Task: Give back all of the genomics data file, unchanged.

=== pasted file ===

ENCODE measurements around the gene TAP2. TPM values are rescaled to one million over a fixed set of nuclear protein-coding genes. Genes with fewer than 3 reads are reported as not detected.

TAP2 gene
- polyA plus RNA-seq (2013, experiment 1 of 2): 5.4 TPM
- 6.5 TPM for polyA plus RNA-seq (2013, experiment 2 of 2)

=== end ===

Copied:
ENCODE measurements around the gene TAP2. TPM values are rescaled to one million over a fixed set of nuclear protein-coding genes. Genes with fewer than 3 reads are reported as not detected.

TAP2 gene
- polyA plus RNA-seq (2013, experiment 1 of 2): 5.4 TPM
- 6.5 TPM for polyA plus RNA-seq (2013, experiment 2 of 2)